None of these sections are home runs.  There might be a bunt single and perhaps a well hit ball that falls in between the shortstop and the left fielder for a hit.  But this is what a decent healthcare focused bill can actually look like.  We should encourage this.

NB — we should also encourage a better name for the bill to avoid late night Taco Bell jokes.








Monday Morning Open Thread

Props to Google for reminding us that activism has a long tail!

What’s on the agenda as we buckle in for another week?
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Commentary for the time capsule — John Oliver’s always good, but this is particularly sharp:



On The Road

Good Morning All,

This weekday feature is for Balloon Juicers who are on the road, travelling, etc. and wish to share notes, links, pictures, stories, etc. from their escapades. As the US mainland begins the end of the Earth day as we measure it, many of us rise to read about our friends and their transient locales.

So, please, speak up and share some of your adventures, observations, and sights as you explore, no matter where you are. By concentrating travel updates here, it’s easier for all to keep up-to-date on the adventures of our fellow Commentariat. And it makes finding some travel tips or ideas from 6 months ago so much easier to find…

Have at ’em, and have a safe day of travels!

Should you have any pictures (tasteful, relevant, etc….) you can email them to picstopost@balloon-juice.com or just use this nifty link to start an email: Start an Email to send a Picture to Post on Balloon Juice

Read more



Open Thread: More Global Adventures with the Trump Crime Cartel

They look like any other bunch of rich kleptocrats on parade. Remember when the Repubs thought Secretary of State HR Clinton’s official trips were embarrassing-bordering-on-treasonous?



Caption Contest

This has been all over Twitter today. It’s for those of us who don’t know anything about CUPS in dogs.

I spent a good part of the afternoon at the New Mexico History Museum’s new exhibit on the 1960s counterculture in New Mexico. It was so-so.

But this does look like something out of an acid trip.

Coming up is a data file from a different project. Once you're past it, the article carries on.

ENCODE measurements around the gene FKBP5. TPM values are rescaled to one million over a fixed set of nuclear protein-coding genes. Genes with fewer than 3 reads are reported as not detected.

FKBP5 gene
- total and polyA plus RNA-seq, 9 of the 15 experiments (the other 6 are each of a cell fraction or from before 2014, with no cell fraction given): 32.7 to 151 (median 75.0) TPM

CUPS Disease in Dogs

Do any of you have any experience with CUPS? My friend’s dog is in really bad shape and they are at their wits end.








WordPress Update In a Few Minutes

Just a (hopefully!) quick update to the core WordPress install.

I’m hitting the sack after doing it, so I won’t be in the comments; feel free to suggest site tweaks or what-have-you as I will be planning a lot of that this coming week.

‘night all!

Oh – Open Thread!








Open Thread: We’ll Always Have Paris Snark

Absolutely *not* fleeing the Titanic, per fellow WH cronies:

The decision for Priebus to return to the US was pre-planned, not spur-of-the-moment, White House spokeswoman Sarah Huckabee Sanders and a second Trump adviser said.

“He was planning to come for the first stop and then head back for the budget roll out,” Sanders said.

The chaotic nature of this White House has prevented Trump’s team from doing much strategic planning, the second Trump adviser said. Leaving the trip early would give Priebus time to plan for the President’s return, the adviser said.

Some major issues are awaiting Trump back home, including the possible hiring of outside legal counsel in the Russia probe, the selection of a new FBI director, and the effort to pivot back to the President’s domestic agenda…

Yeah, like that’s any different than when Priebus was on the plane.

Reince’s job is to (try to) ram the oligarchs’ agenda through Congress, voters be damned. Trump’s agenda is to loot everything not nailed down, or that his thieving spawn can pry loose. No point in the GOP’s hand-chosen ‘Chief of Staff’ trying to keep them in line, as the Saudi portion of the trip has made abundantly clear.